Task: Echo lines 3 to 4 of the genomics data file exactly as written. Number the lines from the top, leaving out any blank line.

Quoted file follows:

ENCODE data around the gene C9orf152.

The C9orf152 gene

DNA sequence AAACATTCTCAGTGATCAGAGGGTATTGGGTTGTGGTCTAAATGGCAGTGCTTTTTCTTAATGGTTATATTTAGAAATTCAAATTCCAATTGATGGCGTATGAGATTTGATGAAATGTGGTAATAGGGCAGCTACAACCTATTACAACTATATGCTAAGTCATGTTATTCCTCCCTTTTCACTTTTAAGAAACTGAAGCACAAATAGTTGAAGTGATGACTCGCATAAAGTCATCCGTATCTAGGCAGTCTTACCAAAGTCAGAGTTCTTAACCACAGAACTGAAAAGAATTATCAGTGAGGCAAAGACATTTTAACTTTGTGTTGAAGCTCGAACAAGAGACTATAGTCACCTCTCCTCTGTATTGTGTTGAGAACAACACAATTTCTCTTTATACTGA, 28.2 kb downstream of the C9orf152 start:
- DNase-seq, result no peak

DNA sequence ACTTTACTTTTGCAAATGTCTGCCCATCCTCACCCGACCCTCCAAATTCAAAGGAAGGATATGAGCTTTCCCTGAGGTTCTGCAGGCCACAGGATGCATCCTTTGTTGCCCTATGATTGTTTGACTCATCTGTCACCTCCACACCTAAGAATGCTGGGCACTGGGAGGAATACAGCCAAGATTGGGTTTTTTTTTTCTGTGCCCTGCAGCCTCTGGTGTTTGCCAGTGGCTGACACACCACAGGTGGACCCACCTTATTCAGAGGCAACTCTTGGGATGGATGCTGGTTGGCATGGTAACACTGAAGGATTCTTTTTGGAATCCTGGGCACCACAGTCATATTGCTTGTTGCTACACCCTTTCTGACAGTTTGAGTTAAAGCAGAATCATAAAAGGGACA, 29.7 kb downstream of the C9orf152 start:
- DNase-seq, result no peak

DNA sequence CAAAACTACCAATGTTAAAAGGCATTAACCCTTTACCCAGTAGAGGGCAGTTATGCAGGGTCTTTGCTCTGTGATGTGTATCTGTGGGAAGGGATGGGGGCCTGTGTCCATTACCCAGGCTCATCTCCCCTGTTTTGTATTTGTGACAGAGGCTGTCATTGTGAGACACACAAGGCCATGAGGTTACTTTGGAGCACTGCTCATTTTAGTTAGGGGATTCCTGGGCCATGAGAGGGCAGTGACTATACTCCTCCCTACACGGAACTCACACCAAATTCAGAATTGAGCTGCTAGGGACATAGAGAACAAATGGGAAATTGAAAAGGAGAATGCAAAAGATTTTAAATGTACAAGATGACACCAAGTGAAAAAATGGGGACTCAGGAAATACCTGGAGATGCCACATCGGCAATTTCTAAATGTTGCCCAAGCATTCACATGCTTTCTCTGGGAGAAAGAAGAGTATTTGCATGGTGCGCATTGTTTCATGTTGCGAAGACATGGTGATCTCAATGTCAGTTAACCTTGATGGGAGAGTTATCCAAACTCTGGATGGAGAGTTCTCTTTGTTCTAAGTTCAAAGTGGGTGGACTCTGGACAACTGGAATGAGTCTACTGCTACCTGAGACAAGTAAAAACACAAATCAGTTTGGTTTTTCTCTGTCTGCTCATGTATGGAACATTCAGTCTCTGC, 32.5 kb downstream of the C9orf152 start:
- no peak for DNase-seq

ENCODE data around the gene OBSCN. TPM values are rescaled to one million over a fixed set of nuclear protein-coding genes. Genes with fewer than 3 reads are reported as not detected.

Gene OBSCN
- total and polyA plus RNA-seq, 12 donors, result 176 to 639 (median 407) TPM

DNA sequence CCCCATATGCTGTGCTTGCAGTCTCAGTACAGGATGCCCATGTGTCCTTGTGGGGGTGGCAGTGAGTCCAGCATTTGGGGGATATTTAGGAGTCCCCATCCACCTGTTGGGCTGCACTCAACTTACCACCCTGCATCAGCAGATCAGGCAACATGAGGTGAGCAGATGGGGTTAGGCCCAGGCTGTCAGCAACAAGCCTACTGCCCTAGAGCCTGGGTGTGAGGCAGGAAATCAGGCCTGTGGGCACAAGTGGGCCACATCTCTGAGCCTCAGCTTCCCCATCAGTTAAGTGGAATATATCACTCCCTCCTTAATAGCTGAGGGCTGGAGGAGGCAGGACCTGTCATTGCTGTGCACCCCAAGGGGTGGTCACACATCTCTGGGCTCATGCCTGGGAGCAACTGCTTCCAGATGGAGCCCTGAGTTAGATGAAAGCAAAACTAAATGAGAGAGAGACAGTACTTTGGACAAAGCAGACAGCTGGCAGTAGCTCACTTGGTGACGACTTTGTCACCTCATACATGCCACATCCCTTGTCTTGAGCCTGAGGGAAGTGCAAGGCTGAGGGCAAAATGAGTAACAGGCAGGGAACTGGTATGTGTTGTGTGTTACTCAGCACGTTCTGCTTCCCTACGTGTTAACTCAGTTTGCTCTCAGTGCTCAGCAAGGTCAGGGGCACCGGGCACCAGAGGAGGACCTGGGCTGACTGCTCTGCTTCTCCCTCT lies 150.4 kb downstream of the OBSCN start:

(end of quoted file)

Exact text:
DNA sequence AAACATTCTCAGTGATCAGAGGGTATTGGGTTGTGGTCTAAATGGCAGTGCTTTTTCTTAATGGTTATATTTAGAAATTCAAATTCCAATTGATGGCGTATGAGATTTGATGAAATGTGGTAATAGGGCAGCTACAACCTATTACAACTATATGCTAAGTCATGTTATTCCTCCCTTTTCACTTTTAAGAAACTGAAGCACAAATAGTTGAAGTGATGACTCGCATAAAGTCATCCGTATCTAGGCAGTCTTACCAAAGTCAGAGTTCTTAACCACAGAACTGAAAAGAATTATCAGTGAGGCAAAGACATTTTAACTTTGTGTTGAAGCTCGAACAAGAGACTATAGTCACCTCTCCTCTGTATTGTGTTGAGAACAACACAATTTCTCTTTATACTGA, 28.2 kb downstream of the C9orf152 start:
- DNase-seq, result no peak